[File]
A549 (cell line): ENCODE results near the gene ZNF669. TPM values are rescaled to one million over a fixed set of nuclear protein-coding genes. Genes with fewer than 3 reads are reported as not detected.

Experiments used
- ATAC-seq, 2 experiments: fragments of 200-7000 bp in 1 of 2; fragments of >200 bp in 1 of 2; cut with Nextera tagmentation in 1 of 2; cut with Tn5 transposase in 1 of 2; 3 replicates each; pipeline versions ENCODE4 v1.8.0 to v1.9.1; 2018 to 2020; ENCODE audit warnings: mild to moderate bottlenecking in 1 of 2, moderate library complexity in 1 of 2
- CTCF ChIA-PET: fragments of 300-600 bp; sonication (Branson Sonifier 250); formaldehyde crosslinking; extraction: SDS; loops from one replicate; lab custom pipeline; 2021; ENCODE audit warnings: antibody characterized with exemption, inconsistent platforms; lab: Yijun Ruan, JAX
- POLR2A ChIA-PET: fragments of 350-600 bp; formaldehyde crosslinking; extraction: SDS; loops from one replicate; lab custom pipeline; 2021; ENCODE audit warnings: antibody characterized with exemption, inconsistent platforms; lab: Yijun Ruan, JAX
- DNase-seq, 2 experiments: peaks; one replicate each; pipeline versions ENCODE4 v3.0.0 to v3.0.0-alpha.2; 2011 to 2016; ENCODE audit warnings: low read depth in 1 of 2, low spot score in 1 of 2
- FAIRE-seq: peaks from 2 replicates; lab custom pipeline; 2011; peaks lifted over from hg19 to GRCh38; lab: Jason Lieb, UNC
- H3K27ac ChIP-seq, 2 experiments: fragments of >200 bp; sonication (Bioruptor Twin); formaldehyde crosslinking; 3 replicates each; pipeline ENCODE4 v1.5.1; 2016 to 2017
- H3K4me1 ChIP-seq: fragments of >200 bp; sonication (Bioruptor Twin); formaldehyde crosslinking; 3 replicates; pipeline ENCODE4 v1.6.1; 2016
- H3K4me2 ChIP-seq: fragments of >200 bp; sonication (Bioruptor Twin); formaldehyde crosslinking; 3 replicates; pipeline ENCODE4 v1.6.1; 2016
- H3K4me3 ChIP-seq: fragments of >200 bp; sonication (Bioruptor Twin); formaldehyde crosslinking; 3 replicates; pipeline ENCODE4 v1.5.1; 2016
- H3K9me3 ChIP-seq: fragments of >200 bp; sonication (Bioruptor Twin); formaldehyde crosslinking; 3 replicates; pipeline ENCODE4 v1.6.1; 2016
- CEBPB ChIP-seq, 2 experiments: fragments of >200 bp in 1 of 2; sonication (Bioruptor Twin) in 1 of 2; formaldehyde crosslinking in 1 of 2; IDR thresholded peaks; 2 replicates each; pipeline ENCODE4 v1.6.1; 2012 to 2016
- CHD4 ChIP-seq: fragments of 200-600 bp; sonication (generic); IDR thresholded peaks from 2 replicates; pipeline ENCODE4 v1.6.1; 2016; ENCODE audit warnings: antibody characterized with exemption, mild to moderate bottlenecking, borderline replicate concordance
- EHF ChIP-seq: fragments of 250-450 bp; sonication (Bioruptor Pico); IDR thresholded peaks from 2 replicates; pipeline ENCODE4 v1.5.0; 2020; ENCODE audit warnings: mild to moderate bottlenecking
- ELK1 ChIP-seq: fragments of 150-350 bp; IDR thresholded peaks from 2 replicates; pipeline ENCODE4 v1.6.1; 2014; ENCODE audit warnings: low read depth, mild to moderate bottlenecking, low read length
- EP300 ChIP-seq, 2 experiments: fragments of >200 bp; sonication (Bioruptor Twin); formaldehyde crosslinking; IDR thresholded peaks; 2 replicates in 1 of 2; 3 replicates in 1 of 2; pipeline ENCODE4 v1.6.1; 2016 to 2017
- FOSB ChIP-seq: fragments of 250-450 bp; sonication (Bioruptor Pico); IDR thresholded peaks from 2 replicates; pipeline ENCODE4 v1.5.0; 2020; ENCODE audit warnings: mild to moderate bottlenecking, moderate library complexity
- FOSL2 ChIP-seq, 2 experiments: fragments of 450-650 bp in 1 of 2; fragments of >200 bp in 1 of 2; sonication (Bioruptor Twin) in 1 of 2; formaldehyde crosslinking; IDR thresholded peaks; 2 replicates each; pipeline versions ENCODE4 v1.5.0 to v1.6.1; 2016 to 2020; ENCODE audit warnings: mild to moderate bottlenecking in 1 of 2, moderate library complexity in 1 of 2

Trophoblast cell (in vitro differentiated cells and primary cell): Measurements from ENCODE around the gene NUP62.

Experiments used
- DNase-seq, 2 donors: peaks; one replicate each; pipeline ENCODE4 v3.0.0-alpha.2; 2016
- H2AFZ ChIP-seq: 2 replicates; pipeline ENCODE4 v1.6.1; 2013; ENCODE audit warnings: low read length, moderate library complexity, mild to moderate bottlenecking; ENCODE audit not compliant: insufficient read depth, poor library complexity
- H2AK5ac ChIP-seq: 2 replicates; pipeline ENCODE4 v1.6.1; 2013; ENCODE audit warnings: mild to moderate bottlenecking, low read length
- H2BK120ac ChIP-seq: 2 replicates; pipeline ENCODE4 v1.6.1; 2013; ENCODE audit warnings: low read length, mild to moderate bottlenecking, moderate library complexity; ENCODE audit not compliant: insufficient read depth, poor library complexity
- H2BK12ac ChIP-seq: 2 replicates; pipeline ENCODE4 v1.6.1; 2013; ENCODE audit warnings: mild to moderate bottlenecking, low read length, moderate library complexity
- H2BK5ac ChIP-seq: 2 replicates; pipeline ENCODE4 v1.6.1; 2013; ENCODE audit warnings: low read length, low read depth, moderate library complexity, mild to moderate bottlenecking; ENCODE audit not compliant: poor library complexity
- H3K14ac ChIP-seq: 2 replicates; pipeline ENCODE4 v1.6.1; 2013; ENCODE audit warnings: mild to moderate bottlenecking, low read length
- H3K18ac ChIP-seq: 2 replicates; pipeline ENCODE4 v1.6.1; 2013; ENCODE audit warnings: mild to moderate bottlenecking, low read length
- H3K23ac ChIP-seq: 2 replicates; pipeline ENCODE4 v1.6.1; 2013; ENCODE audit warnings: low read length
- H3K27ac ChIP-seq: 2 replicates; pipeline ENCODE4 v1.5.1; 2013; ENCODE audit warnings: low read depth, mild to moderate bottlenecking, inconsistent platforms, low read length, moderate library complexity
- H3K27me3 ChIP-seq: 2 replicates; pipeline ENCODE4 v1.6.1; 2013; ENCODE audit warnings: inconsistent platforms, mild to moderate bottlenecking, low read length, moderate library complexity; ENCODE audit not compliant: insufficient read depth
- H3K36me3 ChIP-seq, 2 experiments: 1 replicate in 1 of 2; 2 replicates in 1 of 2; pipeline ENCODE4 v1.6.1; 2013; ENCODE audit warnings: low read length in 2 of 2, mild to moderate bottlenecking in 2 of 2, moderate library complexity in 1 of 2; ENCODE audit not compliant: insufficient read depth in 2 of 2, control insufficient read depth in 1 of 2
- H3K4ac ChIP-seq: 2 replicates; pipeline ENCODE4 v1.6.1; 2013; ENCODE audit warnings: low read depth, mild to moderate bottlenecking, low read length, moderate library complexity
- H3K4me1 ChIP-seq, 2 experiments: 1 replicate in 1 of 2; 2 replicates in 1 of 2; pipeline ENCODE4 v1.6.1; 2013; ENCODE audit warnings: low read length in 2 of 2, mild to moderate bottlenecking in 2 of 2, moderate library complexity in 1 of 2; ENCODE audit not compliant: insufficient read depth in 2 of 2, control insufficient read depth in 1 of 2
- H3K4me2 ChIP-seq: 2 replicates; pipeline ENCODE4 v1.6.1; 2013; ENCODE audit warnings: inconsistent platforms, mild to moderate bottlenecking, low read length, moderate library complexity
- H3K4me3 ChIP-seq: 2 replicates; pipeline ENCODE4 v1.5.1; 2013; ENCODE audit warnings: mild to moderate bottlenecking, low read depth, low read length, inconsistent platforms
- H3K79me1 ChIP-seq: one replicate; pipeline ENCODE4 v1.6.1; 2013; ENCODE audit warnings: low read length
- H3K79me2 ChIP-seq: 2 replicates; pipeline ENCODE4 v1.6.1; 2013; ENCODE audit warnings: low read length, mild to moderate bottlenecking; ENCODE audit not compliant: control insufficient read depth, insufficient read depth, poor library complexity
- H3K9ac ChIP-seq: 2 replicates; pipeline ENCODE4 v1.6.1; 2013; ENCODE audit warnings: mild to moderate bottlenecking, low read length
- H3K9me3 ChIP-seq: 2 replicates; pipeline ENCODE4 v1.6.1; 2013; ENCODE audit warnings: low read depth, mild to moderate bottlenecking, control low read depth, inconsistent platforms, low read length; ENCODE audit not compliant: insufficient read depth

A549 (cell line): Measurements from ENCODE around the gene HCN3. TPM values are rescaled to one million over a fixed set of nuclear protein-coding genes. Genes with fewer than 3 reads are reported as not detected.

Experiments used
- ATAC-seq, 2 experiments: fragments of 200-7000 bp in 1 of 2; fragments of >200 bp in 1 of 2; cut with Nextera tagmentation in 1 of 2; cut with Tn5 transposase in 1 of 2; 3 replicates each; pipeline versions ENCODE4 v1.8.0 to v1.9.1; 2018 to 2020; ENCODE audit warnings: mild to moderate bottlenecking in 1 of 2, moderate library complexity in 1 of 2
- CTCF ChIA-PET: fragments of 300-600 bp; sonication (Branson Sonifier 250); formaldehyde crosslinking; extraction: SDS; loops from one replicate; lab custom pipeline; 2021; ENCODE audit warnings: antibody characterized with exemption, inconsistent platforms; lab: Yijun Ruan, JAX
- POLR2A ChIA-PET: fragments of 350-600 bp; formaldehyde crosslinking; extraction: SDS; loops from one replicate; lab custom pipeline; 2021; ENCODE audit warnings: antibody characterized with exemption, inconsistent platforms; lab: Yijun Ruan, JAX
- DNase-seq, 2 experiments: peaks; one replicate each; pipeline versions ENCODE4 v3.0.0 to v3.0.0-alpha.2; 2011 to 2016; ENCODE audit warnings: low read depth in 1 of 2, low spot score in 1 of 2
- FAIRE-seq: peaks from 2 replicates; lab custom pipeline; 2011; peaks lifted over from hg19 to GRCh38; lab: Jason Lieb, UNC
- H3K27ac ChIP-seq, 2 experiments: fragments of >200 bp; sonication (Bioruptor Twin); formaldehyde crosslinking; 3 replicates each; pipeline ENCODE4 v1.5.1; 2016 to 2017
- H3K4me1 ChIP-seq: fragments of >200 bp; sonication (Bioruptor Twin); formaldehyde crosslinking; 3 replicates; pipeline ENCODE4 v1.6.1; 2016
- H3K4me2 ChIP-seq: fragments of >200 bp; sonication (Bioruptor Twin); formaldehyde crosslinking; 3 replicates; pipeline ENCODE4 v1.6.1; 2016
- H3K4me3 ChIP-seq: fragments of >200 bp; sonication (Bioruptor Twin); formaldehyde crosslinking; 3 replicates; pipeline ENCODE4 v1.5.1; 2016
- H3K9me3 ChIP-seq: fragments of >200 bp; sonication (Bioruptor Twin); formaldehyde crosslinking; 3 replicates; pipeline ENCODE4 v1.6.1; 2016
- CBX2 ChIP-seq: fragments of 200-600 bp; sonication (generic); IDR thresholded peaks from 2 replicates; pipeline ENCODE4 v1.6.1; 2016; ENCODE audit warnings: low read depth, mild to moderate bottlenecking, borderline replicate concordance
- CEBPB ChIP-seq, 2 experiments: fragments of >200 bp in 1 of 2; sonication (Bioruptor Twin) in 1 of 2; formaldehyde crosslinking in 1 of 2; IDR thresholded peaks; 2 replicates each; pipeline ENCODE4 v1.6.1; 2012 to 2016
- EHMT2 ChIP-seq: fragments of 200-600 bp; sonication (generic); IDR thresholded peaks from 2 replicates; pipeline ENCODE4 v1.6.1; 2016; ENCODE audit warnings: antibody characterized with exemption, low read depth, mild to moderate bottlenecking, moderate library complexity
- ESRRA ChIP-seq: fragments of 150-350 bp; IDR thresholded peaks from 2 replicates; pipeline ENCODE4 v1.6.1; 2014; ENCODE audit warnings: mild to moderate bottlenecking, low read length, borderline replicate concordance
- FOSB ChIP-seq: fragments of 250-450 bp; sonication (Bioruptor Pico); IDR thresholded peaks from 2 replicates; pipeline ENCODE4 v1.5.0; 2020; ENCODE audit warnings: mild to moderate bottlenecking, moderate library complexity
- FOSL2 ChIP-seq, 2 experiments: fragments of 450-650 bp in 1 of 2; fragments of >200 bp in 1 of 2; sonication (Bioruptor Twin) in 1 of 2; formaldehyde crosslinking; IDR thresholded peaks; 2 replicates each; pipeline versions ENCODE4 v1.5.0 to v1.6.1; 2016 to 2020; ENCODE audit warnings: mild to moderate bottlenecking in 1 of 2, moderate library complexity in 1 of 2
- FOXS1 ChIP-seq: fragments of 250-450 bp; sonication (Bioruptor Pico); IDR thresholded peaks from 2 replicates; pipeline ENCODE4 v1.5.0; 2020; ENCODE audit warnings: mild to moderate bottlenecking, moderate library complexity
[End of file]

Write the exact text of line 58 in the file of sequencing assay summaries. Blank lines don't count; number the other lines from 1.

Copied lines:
- FOSB ChIP-seq: fragments of 250-450 bp; sonication (Bioruptor Pico); IDR thresholded peaks from 2 replicates; pipeline ENCODE4 v1.5.0; 2020; ENCODE audit warnings: mild to moderate bottlenecking, moderate library complexity